About Russian Criticizes U.S. Plan For Missile Defense System
|February 10th, 2007||#1|
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Russian Criticizes U.S. Plan For Missile Defense System info
February 10, 2007
By Thom Shanker
SEVILLE, Spain, Feb. 9 — Russia’s defense minister chose a NATO session here on Friday for a pre-emptive verbal assault on American plans to base elements of a missile defense system in Eastern Europe.
The Russian, Sergei B. Ivanov, argued that there was no rationale for basing American antimissile radars and interceptors in former Soviet satellite states that have now joined the NATO alliance. Washington has entered talks with Poland and the Czech Republic to do just that.
North Korea cannot strike NATO territory in Europe with its current ballistic missiles, Mr. Ivanov said, adding that “any school globe or map” showed that Europe would not be under the flight path of any missile from North Korea toward the United States, either.
During the two-day NATO defense ministers meeting here, Mr. Ivanov also said that for Iranian missiles to strike in NATO territory or to hit the United States would require extensive industrial reorganization of Tehran’s missile program.
He then warned that Russia could easily overwhelm the small defensive system under consideration.
Bush administration officials say that any American missile defense system in Europe would not be aimed at Russia, but would be designed to counter other threats.
“We have made quite clear to them that it’s not directed at them,” Defense Secretary Robert M. Gates said here. “And I think we’ll work our way through it.”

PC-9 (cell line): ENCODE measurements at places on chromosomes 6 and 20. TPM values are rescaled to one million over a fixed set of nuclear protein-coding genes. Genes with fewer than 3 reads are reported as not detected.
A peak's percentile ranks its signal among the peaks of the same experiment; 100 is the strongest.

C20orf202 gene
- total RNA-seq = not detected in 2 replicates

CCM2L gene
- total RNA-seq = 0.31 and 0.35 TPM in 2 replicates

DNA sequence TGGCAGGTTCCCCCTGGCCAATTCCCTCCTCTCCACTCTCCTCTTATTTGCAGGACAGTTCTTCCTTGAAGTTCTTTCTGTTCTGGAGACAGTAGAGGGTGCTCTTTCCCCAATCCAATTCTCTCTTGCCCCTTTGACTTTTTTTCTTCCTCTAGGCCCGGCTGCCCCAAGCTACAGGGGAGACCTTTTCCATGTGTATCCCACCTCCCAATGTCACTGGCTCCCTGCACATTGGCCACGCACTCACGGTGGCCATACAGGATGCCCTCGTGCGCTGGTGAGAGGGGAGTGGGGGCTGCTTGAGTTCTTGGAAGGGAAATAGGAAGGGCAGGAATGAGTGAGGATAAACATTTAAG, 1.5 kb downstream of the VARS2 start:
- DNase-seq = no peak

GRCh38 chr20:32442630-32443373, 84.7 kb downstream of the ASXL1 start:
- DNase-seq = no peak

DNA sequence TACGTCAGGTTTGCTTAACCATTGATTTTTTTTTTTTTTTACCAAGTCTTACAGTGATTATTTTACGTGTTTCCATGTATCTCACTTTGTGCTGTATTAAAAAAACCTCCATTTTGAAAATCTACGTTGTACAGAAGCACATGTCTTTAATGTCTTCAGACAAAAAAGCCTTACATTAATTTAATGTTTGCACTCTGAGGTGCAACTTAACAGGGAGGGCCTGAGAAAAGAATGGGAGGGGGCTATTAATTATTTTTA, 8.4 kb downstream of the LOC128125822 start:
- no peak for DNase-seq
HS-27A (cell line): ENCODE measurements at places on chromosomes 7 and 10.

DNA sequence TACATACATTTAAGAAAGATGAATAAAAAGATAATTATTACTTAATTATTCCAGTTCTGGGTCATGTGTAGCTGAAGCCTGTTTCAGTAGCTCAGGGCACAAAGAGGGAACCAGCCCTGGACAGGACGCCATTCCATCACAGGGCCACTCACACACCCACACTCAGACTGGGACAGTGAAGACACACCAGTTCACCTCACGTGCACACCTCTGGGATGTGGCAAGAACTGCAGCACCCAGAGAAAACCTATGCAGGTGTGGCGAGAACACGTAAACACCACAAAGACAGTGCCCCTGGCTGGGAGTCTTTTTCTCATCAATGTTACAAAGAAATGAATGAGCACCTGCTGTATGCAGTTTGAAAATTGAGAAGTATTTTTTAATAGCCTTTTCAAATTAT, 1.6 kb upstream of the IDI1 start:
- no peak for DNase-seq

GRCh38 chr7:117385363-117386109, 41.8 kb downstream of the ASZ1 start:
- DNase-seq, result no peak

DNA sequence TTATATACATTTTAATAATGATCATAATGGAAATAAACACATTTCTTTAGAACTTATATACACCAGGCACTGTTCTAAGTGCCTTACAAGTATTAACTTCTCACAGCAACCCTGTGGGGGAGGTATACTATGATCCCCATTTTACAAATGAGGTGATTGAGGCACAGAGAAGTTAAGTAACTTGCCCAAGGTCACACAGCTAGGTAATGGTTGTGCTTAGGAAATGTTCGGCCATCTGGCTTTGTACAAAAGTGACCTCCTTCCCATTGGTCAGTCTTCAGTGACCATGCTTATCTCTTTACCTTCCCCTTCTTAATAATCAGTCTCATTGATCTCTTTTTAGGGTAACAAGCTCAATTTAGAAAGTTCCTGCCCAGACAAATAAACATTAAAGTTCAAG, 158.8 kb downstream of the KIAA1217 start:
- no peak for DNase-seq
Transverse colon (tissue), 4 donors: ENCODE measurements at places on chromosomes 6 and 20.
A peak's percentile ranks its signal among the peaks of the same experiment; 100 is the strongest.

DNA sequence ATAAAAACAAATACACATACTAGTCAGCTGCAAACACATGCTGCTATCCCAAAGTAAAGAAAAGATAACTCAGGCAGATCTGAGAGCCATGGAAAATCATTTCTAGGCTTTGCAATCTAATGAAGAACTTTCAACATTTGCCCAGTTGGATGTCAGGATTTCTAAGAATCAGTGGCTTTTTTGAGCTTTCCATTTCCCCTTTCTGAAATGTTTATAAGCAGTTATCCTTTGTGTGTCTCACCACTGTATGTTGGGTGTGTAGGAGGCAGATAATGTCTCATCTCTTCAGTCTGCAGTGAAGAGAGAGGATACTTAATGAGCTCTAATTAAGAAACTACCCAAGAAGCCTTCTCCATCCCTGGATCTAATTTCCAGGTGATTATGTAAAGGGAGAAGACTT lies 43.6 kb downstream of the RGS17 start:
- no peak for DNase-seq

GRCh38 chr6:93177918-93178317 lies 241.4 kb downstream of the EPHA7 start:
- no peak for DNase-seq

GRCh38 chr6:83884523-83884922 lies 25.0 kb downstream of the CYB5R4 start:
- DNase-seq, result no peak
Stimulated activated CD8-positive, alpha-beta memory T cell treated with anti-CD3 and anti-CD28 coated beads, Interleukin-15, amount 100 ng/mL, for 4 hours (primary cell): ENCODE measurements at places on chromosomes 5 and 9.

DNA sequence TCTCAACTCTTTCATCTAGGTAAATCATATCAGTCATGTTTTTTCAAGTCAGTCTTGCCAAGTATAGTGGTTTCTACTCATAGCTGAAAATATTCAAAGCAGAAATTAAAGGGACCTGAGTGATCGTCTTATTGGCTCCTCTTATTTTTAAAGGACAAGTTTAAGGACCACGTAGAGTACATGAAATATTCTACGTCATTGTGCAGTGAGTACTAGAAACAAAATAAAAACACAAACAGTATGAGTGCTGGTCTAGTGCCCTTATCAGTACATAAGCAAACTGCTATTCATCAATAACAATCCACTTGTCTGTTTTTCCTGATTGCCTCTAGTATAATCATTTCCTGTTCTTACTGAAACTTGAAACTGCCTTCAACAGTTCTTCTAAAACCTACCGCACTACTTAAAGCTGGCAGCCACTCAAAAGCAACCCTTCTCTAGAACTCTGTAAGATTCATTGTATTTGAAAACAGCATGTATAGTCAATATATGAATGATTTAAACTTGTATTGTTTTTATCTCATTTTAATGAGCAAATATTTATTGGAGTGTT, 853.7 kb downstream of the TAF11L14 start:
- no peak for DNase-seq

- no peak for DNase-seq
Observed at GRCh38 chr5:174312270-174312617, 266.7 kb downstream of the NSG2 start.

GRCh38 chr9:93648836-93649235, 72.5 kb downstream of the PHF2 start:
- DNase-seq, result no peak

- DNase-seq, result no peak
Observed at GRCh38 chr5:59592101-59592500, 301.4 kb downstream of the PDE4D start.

A senior Defense Department official traveling with Mr. Gates said an American missile defense program in Europe would be devised to counter Iran’s improving missile arsenal. “They are extending the range of their missiles,” the official said. “It’s a matter of time.”
In his comments, Mr. Gates cited reports of a recent visit to India by Mr. Ivanov that quoted the Russian minister as making statements that acknowledged the American “plans here in Europe for missile defense do not threaten Russia nor its strategic deterrent.”
Opportunities for United States-Russia military cooperation, and competition, are expected to be discussed further this weekend at an international security conference in Munich, which will feature an address by President Vladimir V. Putin of Russia on Saturday and by Mr. Gates on Sunday.
NATO is discussing in broad terms whether and how to move forward with a regional missile defense system, and Russia’s objections are not focused on that alliance program. Russia is not a NATO member, but participates in a NATO-Russia Council that meets during alliance sessions.
Russian officials do express alarm, however, at the American ballistic missile defense system, and Moscow’s arguments have grown louder since the United States entered bilateral talks with Poland and the Czech Republic, two of the newer NATO allies, about basing parts of a missile defense system on their soil. Kremlin leaders have long said that an effective missile defense system could set off a new nuclear arms race.
American officials say that while no final agreements have been reached, serious technical talks are under way about basing antimissile radar in the Czech Republic and interceptor missiles in Poland.
Mr. Ivanov did not describe Moscow’s options to thwart any antimissile system, but Russia’s military laboratories could be expected to add dummy warheads and other blocking materials, known as chaff, to blind or confuse a missile defense system, and do it at relatively modest expense.
“We have the capability to surpass any antimissile system,” he said. “It doesn’t mean that we threaten others.”